Log Splitting Made Easy: 4 Ways to Split Firewood from Big Logs

Firewood is essential for keeping warm during the cold winter months. But log splitting can be a difficult and time-consuming process if you don’t know the right techniques.

To make log splitting easier, we’ve compiled a list of four log-splitting methods that range from traditional axe swinging to modern hydraulic log splitters.

With these tips, you’ll be able to get your log pile (even those 25-inch diameter ones) ready for winter in no time! Read on to learn about the best ways to split big logs for firewood.

How Do I Split Big Chunks of Wood?

To split large logs, there are dozens of conditions that can be created to make the job easier, and here are a few that you can apply;

Cure your logs for a minimum of 1 year, use a maul and sledgehammer along the outside edge of a large chunk on both sides, orient your log splitter into the vertical position if possible, and don’t expect very large logs to be split right through with one pass every time.

Should I Cure Firewood Logs Before Splitting Them?

Traditional wisdom says freshly-cut softwood should be left to dry (cure) for 6 months before burning. Hardwoods should be left to dry for closer to 1 year. The longer the wood dries, the better it will burn, and 1 year is the better option for all firewood in most parts of the country (USA and Canada).

Obviously, you’ll need to cut your trees into manageable lengths and sizes, but that usually means logs and branches that can be 5 – 10 feet in length or more depending on your wood processing equipment.

Whatever the actual size and length of your logs, the next step would be to cut them into fireplace-sized lengths. Officially, 16-inches is the length to shoot for, but that can range from 2-3 inches in either direction before it gets annoyingly long or short.

There are tools to help you with cutting 16-inch chunks along the length of your logs with a chainsaw. You can use a measuring tape and a marker of course, but if you’re doing more than just a couple of logs for personal use, you might consider a measuring aid.

We prefer not to use spray paint since that’s something that will either run out or dry up, so we like “The Perfect Stick” magnetic measuring tool that never needs maintenance or replacement (unless you lose it!).

The Perfect Stick is a firewood length measuring tool that is simple to use and never needs replacement or maintenance.

Alternatively, another great option is the MINGO MARKER which applies a small dot of spray paint every 16 inches as you roll it along your log. This method is slightly faster than using the Perfect Stick but you have to have the right marker paint and hope it does not clog or run out at the worst time.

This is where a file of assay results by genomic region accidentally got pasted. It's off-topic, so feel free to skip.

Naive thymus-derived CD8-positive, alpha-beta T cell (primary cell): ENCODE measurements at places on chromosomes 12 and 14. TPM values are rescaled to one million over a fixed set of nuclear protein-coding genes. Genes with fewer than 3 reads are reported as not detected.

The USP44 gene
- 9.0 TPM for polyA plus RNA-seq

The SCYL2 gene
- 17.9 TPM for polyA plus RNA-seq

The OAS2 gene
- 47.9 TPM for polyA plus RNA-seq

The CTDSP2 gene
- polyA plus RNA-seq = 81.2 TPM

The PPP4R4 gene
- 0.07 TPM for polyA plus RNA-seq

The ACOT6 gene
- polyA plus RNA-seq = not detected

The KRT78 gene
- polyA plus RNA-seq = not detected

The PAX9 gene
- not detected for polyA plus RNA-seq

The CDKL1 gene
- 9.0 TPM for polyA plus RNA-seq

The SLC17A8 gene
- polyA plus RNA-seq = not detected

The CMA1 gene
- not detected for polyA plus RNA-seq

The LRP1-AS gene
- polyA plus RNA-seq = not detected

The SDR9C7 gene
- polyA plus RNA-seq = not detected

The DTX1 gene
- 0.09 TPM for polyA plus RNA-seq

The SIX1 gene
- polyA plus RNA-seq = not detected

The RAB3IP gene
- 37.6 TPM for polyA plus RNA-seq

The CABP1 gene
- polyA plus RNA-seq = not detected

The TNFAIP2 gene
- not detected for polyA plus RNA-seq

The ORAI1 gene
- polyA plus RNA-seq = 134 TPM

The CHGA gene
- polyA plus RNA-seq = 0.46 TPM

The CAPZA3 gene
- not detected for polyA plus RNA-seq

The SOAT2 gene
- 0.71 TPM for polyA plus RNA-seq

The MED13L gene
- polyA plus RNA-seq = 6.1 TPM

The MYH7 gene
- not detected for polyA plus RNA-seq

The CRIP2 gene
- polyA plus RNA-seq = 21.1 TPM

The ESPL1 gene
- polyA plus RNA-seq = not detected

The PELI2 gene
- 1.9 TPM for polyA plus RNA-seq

The Mingo Marker is the fastest and easiest way to mark off cutting lengths on your log in preparation for cutting firewood at good, useable lengths.

Once you’re done cutting your long logs into 16 inch (or thereabouts) lengths, it’s time to let them sit and dry out for a time.

The prevailing wisdom suggests 6 months for a cure time for softwood and 1 year for hardwood, but it really depends on the time of year you start the clock, and your location geographically. Obviously, your wait time will be shorter in the Summer in Arizona than it would be in the rainy Pacific Northwest in October or November.

Ultimately you want the moisture content at around 15% and that can take much longer to achieve in a damp environment, or much shorter in very dry, sunny conditions.

I make it a rule at my place to just wait for a complete calendar year before I start with the splitting process on any pieces bigger than about 6 inches (for both hardwoods and softwoods) since I only have a 6.5-ton electric splitter.

Also, note that both softwoods and hardwoods come in a variety of different hardness levels, meaning that it’s not as simple as saying softwood is soft and hardwood is hard. Many trees are considered to be a “soft hardwood” or a “hard softwood”.

For example, Ash is fairly hard and is considered a hardwood, but it does not compare with the hardness of Hickory or even White Oak.

If you own a splitter that is significantly larger, like 25-ton or more, you can probably split your wood into ready pieces right away. However, since the wood is fresh, it won’t produce the best burn. It will inevitably produce more smoke from the wet wood.

4 Suggested Methods to Split Any Firewood

Method # 1 – AXE

One of the most classic and most used log-splitting techniques is with the axe. This method works best for small logs and branches, as it takes a bit of practice to master.

Start by finding a sturdy log that won’t roll or move around on you. Secure the log in place if necessary.

Using an axe for splitting works best with cured softwood that’s typically not larger than 8 inches in diameter. It’s also best for creating kindling rather than burning logs which can be as large as 12″ in diameter and 18 inches long.

Using an axe with one hand, find a crack or split in the log and insert the blade of your axe into this crack. Then exert pressure with both hands so that the log splits in two. Make sure to wear protective goggles and gloves when using an axe.

If it’s not already obvious, be aware that you’ll soon exhaust yourself if you’re swinging an axe or maul for a few hours, and it will be especially demoralizing if you are trying to split large, uncured pieces of the original trunk.

With some practice and patience, log splitting with an axe can be a rewarding experience – especially if you’re looking for some physical activity!

Method #2 – CHAINSAW

Using a chainsaw is another log-splitting technique that works well for larger logs. It’s important to wear protective gear such as eye and ear protection when using this tool.

To start log splitting using one of the chainsaw methods, set up the log horizontally on a flat surface and make sure that it won’t move around while you are cutting.